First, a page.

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Re: Challenging the Pollution Prevention Technical Assistance model

I don't think it's constructive to pose the question so negatively.  In
my opinion, we have found just the opposite in Massachusetts.
Substantial, measured success with direct services and arguably much
less to show for indirect.  Although I'd like to say that it's due to
excellence of our staff, it may have more to do with the fact that the
state requires the tracking of use of toxic materials, so we can measure
the difference between the companies we've helped and those who haven't
come to us - and we see those differences.  We can also measure the
impact of the planning requirements - and we see a big impact.   Toxics
use reporting requirements also make people take P2 seriously, and helps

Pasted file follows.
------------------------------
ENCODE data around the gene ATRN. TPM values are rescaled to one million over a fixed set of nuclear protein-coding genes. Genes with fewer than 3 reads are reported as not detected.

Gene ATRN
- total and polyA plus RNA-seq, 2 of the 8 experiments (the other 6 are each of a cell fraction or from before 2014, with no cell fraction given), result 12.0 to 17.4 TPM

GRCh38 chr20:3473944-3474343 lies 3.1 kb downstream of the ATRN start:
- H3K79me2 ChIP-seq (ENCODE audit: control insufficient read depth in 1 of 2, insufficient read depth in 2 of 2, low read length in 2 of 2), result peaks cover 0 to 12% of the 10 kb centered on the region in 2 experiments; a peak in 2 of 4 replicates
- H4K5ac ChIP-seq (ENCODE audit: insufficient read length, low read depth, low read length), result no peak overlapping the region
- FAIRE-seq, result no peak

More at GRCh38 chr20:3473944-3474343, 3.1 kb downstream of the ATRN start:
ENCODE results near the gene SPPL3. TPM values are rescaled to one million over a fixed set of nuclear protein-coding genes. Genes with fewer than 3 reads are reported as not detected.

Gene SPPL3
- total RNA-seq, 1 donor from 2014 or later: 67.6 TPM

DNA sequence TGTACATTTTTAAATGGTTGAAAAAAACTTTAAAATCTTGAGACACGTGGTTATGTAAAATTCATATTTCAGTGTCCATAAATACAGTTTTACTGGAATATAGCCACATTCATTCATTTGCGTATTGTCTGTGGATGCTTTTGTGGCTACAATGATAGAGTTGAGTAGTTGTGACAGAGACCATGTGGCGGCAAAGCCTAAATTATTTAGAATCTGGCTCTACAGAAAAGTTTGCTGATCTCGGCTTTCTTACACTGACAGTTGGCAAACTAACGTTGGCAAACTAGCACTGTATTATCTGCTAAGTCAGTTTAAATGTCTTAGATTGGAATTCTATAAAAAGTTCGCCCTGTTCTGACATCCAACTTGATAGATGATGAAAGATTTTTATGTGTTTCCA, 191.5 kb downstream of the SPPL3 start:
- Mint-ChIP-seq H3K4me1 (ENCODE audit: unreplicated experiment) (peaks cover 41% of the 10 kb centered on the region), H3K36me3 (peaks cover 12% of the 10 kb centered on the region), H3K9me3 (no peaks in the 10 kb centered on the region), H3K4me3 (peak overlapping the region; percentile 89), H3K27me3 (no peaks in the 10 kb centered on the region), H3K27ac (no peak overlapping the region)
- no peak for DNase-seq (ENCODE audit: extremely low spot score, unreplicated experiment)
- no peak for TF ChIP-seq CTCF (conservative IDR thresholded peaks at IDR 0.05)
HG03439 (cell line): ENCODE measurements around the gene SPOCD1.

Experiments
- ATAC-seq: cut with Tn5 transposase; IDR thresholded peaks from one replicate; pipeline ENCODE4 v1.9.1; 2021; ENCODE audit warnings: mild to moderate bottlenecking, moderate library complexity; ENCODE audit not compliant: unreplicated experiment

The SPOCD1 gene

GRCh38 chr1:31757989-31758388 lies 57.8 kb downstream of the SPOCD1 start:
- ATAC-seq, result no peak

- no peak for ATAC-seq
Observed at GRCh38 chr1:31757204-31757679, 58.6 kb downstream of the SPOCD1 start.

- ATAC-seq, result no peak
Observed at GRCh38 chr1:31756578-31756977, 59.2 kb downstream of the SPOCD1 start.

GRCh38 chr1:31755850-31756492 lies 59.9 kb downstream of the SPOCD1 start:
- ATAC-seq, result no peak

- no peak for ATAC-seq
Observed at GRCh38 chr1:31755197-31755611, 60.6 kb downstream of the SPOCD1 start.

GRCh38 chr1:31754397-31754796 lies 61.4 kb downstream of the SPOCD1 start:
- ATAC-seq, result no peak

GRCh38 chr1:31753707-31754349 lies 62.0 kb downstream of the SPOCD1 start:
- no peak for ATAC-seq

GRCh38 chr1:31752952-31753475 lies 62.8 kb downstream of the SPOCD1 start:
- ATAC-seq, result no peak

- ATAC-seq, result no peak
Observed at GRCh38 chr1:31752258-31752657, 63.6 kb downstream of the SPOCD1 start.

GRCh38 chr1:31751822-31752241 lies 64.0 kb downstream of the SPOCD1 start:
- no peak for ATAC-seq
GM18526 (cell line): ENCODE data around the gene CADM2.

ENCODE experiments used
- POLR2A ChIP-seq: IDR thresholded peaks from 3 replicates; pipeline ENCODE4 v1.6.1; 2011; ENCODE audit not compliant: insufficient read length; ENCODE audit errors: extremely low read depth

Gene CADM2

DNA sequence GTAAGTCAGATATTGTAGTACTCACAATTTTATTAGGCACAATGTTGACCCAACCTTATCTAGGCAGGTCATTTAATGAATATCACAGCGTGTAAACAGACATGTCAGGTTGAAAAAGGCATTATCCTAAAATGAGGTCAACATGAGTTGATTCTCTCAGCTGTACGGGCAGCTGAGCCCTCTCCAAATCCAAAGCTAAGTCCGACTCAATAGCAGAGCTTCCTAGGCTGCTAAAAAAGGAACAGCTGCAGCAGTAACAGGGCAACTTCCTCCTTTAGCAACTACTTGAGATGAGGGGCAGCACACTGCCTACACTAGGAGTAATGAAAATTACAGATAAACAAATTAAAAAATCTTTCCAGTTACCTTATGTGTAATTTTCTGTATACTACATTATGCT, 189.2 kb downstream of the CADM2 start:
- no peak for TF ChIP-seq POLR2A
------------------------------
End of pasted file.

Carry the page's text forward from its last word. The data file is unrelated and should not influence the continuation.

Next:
the P2 assistance program to have an impact.  Another thing I think is
important is the depth of assistance provided.  Onsite, long-term,
detailed assistance that is finely tailored to specific needs and which
involves expertise and indepth research into alternatives and how they
match with client requirements, works better than one-size fits all.

There are other factors that are important, such as who you hire and how
you manage them.  We need an objective discussion of these factors.

What we don't need is a prejudgement of the outcome.  Let's undertake
the discussion with a neutral framing of the issues, so that we can
understand how to measure success and pinpoint the elements that cause